Laurel nonprofit marks three decades of helping 'get back on track'

Rose Young, of Laurel, says the death of her parents changed her life.

"I went into a depression. The funeral costs were too much. Housing payments were too much. I couldn't get another job. Everything just went downhill," she said.


Young became homeless at the age of 39 and said she lived in the woods along Martin Luther King Jr. Highway in Landover with a friend for the last 17 years.

"If it wasn't for the people who helped us, [me and my friend] would still be in the woods," said Young, now 56.


Young and her friend are among dozens of homeless individuals who received housing and financial help from Laurel Advocacy and Referral Services, or LARS. This month, the nonprofit organization is celebrating 30 years of service to the community, highlighting the theme: "Old Roots and New Routes."

"This is a time to look at LARS' past, present and future," said Alli Milner, emergency services case manager at LARS.

The celebration, on June 10, will honor founders, volunteers and board members. Attendees can explore the history of the organization and learn about new initiatives.

On Saturday, Dec. 20, from 9:30 a.m. to noon, a truck on loan from Conway Freight will be parked outside the Laurel Volunteer Rescue Squad, 14910 Bowie Road. Donations can be dropped off to help pack the trucks.

"We have the opportunity to help [people] get back on track," said Leah Paley, executive director of LARS.


From July 1, 2015 through June 30, 2016, LARS helped 1,730 households with things like food, rental assistance, substance abuse, mental health services and more.

During that time, workers placed 14 families, including 30 children, in transitional housing. Out of those families, 11 secured permanent housing. Thirteen people who were chronically homeless and disabled were placed in permanent supportive housing. LARS has a total of 19 supportive housing units and two transitional housing units that are federally funded.

By November 2016, Young moved into a permanent supportive housing unit in Laurel.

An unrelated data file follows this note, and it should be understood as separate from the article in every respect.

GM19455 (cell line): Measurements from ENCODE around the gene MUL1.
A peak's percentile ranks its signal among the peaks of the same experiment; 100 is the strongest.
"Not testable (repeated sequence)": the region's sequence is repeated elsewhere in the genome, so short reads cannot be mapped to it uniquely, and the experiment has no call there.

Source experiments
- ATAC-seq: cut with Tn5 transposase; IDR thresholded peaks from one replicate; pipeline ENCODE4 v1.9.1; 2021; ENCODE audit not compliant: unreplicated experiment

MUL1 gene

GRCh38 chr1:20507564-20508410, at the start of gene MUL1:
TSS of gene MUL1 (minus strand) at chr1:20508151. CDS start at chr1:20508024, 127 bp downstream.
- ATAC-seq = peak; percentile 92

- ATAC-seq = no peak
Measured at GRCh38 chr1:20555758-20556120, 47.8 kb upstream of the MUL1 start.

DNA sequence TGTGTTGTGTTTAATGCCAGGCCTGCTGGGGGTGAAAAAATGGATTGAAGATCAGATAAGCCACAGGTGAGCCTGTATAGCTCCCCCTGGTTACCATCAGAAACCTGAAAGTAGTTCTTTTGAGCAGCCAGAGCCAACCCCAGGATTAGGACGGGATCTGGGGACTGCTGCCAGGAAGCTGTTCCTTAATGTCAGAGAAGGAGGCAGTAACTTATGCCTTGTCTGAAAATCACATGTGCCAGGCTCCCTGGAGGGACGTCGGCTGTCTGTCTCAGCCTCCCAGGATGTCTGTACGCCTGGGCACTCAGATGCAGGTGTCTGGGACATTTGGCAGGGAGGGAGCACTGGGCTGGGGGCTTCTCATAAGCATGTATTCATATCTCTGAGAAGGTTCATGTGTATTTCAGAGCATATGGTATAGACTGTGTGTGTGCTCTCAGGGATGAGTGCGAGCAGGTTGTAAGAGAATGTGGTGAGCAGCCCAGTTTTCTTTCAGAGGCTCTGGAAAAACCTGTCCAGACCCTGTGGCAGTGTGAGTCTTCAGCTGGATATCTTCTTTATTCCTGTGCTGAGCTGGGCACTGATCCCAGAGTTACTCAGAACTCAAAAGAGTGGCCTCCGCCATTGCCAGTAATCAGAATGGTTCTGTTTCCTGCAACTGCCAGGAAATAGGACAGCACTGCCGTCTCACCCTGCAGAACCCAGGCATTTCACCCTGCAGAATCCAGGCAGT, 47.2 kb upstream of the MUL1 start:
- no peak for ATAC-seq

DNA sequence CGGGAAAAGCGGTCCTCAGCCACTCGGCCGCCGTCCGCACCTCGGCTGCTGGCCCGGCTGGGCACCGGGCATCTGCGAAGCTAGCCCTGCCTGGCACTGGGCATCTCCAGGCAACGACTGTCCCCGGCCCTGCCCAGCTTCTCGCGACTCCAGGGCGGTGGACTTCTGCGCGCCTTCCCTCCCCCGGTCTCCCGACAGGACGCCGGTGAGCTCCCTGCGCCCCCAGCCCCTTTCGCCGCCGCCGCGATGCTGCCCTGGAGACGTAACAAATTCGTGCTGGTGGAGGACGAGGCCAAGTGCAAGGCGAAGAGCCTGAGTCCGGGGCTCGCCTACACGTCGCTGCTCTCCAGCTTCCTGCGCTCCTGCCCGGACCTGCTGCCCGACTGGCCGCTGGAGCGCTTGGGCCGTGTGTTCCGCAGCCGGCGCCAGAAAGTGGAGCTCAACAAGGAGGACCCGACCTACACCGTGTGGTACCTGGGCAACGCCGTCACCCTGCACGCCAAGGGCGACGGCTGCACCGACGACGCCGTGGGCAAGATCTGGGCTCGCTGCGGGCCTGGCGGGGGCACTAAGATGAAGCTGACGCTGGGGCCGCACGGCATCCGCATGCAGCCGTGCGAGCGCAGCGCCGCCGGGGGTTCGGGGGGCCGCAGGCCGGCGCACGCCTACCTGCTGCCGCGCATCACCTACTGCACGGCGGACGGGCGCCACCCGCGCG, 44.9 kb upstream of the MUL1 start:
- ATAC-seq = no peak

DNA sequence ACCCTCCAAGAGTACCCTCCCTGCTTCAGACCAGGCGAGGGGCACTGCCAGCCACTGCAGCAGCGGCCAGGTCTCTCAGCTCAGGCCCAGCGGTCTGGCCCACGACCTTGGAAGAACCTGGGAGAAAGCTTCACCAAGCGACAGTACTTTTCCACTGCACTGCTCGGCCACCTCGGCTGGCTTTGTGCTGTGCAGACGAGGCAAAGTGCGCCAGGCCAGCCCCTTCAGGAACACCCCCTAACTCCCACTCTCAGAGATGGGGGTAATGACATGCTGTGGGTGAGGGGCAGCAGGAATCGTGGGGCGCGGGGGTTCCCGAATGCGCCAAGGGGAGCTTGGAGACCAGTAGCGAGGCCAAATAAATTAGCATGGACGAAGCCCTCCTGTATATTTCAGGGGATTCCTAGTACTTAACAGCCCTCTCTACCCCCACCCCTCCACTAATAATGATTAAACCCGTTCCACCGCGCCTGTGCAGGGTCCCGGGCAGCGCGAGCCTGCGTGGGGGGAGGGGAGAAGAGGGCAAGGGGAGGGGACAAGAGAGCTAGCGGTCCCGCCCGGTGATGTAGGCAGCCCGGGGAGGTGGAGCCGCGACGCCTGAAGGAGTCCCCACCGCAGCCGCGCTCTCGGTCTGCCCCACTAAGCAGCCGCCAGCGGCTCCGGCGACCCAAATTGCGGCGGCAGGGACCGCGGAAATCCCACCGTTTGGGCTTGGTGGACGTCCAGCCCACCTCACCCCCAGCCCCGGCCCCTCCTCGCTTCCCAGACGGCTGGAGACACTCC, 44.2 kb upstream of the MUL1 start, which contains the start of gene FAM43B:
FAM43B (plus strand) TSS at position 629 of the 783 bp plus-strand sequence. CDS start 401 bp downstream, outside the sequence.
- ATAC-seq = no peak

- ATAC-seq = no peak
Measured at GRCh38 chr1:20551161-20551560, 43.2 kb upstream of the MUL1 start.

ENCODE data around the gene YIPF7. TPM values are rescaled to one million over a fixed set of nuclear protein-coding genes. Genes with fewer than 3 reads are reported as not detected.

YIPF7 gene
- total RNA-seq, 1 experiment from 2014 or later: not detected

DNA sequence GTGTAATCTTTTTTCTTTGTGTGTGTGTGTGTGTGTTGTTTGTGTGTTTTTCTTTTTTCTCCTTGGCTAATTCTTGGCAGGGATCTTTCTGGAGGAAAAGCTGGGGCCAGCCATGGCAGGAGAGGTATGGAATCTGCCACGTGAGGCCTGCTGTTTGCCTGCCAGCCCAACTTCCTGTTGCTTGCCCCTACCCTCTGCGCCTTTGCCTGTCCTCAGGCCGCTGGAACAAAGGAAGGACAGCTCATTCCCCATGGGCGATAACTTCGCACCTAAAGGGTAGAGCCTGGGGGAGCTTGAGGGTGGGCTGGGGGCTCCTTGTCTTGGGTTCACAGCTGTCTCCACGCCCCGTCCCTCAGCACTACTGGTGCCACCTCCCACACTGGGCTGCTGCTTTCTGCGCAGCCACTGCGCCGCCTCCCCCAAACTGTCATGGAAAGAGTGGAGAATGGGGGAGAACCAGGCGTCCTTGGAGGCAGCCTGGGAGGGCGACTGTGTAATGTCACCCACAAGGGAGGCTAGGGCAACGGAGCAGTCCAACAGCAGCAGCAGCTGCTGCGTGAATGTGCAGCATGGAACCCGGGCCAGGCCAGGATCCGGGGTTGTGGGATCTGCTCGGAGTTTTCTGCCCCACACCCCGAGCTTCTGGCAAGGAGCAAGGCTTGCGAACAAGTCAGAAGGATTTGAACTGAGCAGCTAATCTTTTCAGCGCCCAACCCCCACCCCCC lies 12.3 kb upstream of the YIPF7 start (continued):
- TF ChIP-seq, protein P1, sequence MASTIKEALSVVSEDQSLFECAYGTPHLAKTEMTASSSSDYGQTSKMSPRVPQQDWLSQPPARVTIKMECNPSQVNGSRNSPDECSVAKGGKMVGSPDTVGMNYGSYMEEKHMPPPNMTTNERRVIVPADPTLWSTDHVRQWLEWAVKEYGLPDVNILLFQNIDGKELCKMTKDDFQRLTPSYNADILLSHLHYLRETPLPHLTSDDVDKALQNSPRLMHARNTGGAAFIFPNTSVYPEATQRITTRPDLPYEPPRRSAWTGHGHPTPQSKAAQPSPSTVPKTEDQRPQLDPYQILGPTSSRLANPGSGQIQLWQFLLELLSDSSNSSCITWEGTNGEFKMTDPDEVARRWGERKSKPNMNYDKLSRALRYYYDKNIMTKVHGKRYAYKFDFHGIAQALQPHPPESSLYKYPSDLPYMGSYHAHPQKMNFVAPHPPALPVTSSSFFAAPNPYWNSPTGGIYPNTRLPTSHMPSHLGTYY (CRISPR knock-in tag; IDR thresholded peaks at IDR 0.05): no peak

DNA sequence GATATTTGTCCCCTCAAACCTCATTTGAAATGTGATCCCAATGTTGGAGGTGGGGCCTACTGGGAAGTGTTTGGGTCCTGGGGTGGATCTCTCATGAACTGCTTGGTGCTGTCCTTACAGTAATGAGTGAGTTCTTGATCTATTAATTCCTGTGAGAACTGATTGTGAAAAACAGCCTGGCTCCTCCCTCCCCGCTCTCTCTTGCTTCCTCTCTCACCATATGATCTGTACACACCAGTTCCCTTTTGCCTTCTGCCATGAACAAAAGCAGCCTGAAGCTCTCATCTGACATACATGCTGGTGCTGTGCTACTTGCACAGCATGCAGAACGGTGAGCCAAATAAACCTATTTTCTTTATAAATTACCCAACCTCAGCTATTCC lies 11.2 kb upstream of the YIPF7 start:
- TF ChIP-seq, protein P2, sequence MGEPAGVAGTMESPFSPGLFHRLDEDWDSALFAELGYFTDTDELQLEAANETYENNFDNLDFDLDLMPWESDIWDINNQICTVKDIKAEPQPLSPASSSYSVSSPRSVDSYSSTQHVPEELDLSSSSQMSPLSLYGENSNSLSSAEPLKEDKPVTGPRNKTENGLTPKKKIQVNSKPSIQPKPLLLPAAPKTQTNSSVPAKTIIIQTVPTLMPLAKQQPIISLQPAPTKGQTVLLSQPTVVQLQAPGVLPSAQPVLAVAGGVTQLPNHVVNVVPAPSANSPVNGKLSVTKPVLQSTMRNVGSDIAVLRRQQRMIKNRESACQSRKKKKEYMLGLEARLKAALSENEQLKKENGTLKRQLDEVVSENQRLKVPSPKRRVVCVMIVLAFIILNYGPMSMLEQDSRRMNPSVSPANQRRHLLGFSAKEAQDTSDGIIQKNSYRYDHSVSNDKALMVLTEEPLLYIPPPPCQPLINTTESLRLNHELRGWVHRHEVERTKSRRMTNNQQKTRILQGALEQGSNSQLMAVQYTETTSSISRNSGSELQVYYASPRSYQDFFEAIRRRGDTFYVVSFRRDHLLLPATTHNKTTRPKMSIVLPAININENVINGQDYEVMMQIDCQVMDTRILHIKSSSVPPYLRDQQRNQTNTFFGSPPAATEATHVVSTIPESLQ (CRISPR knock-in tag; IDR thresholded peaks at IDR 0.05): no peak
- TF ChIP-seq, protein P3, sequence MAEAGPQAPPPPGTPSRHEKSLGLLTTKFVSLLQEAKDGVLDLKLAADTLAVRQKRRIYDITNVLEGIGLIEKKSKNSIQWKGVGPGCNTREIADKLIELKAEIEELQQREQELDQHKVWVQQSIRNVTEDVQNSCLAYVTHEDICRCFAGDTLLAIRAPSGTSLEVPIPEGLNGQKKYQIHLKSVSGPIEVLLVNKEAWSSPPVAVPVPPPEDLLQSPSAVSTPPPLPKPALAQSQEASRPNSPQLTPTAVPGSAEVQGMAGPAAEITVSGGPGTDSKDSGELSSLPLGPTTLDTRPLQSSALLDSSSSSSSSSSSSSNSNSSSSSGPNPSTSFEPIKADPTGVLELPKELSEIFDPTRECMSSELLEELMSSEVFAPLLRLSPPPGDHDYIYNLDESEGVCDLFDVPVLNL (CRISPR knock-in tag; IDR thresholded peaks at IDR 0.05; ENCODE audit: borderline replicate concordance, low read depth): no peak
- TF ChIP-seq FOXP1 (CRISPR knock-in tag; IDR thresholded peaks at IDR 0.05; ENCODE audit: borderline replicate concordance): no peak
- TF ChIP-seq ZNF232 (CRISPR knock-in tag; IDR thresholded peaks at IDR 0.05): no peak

"It makes me feel like I am blessed and highly favored. Praise God. I feel great and LARS has my blessings everyday," said Young.

Young says there are those who still need help.

"There are so many homeless people. They are everywhere," Young said.

According to statewide statistics from the 2016 Annual Report on Homelessness, Prince George's County had the highest homeless population. The number increased from 1,263 in fiscal 2015 to 1,921 in fiscal 2016. In Howard County, 909 people were homeless in FY 2015 compared to 875 in FY 2016. Anne Arundel County recorded the biggest drop; there were 1,471 homeless in FY 2015 compared to 991 in FY 2016.

"There are still so many people that don't know about us and we've been around for 30 years," said Paley.

Richard Cole, director of client services and community relations at LARS, said many clients who come in for help are "in between poverty and middle class."

"If a family has a medical emergency or their kid gets sick and they have to take off a week from work, they may lose pay. Families don't have a backup plan. It can cause a spiral," said Cole.

Antwone Hunt, a LARS client, said he didn't have a backup plan. He was working full-time, but in January he says his pay was reduced.

Executive Director Leah Paley officially took the helm of Laurel Advocacy and Referral Services, which provides relief to Laurel residents confronted with financial difficulties, in May. With four years of experience at the organization, Paley has also worked as LARS' deputy director and homeless and emergency services director.

"I was a paycheck away from being homeless," said Hunt, 60. "I always thought homeless people mismanaged their money. That's not the case."

Hunt says LARS gave him with a one-time payment to prevent eviction. He said his pride nearly stopped him from asking for help.

"The choice is your pride or going on the streets and being a person with all of your worldly possessions. You must take that same pride, that same self-sufficient attitude that you have and ask for help," Hunt said. "To ask for help doesn't mean you are a failure. It means that everyone will at some point need help. Allow someone to help you. If you don't, then that pride becomes your downfall."

Nearly 600 volunteers help LARS fulfill duties in the office, at special events and in its basement food pantry. The pantry is stocked with donations from churches, schools, grocery stores and the community, said Milner.

"We would not be where we are today without our volunteers," said Milner.

Staff members say as demand for services grew, so did volunteers and donors.

Paley says LARS was also able to develop a new program that aims to help clients become self-sufficient.

"We motivate them to set their own goals. We help them develop short-term tangible results to achieve goals," said Paley.

Paley said the goal of the program is to encourage recidivism in the homeless population.

"I'm still struggling today, but I'm doing what I have to do to stay in my own place," said Hunt.

Young says she's looking forward to reclaiming her life and developing job skills so she never has to return to that place in the woods she once called home.

"All we cared about was having someplace to live," said Young.

LARS 30th Anniversary Celebration

When: June 10

Where: 311 Laurel Ave.

Time: 10 a.m.-1 p.m.

Contact: 301-776-0442

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